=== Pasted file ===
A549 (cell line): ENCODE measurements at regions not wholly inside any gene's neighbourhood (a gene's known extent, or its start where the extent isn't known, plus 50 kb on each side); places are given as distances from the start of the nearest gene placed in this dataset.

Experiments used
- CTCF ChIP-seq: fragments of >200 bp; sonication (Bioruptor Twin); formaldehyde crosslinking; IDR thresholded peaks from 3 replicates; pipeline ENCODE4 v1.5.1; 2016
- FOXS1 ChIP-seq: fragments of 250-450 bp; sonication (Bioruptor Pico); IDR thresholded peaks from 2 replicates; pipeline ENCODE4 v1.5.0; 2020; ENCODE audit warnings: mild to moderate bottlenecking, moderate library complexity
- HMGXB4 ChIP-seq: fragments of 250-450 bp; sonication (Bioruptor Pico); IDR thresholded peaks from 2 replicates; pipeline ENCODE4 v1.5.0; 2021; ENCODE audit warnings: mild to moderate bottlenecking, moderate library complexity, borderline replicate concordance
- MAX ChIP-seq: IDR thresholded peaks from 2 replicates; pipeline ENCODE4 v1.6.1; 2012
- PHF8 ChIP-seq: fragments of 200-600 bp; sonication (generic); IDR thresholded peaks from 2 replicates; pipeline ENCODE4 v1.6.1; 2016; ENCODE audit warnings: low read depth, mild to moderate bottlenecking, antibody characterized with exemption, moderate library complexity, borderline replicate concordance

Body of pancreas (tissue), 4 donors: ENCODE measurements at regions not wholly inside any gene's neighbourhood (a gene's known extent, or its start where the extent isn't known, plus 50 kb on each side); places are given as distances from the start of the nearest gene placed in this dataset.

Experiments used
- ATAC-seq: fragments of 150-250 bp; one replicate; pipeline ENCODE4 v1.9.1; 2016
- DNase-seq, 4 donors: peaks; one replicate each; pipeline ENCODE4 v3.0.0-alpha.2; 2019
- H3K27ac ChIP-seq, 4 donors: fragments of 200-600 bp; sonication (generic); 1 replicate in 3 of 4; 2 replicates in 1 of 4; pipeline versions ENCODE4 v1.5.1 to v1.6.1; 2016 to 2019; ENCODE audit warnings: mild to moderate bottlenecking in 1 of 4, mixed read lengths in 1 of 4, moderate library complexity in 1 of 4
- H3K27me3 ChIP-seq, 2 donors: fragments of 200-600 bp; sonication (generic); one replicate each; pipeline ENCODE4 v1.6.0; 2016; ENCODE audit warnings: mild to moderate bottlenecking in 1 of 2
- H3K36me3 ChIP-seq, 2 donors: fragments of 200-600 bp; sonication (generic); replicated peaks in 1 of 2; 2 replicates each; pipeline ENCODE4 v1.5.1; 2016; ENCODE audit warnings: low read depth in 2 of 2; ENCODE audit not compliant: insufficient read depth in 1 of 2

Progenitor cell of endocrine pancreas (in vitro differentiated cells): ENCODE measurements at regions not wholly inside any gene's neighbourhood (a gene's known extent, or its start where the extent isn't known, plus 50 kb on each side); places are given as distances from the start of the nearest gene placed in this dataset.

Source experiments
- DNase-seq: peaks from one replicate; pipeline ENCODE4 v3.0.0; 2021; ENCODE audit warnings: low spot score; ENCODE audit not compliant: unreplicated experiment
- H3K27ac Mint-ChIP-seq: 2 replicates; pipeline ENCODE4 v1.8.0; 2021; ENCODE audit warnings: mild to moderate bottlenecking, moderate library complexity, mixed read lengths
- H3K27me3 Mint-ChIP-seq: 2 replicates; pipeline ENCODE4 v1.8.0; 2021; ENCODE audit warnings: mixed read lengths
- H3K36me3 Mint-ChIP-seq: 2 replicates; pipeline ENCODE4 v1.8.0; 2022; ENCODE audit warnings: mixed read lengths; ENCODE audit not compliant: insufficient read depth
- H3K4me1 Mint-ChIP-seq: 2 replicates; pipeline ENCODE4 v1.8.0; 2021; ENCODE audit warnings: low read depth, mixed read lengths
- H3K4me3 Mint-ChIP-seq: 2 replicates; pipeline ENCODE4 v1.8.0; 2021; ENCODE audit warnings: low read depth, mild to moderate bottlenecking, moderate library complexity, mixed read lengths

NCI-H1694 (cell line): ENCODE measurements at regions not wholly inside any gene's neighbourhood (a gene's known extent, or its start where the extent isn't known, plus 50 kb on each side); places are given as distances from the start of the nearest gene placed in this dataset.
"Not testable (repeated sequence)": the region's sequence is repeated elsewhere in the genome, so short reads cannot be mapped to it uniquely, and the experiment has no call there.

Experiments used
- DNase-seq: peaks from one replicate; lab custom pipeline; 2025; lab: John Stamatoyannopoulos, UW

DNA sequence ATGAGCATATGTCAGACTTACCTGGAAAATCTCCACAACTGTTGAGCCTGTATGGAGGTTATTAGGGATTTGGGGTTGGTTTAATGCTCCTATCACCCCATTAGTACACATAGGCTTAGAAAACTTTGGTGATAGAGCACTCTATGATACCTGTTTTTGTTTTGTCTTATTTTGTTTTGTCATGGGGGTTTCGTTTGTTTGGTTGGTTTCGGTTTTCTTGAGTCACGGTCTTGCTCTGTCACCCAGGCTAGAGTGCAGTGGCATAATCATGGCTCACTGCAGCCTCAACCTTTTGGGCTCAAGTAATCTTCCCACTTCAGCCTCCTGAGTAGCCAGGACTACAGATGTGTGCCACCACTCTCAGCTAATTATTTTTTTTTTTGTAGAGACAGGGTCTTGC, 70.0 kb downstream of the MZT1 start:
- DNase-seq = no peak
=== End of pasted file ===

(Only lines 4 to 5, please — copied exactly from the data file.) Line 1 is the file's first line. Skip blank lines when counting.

- FOXS1 ChIP-seq: fragments of 250-450 bp; sonication (Bioruptor Pico); IDR thresholded peaks from 2 replicates; pipeline ENCODE4 v1.5.0; 2020; ENCODE audit warnings: mild to moderate bottlenecking, moderate library complexity
- HMGXB4 ChIP-seq: fragments of 250-450 bp; sonication (Bioruptor Pico); IDR thresholded peaks from 2 replicates; pipeline ENCODE4 v1.5.0; 2021; ENCODE audit warnings: mild to moderate bottlenecking, moderate library complexity, borderline replicate concordance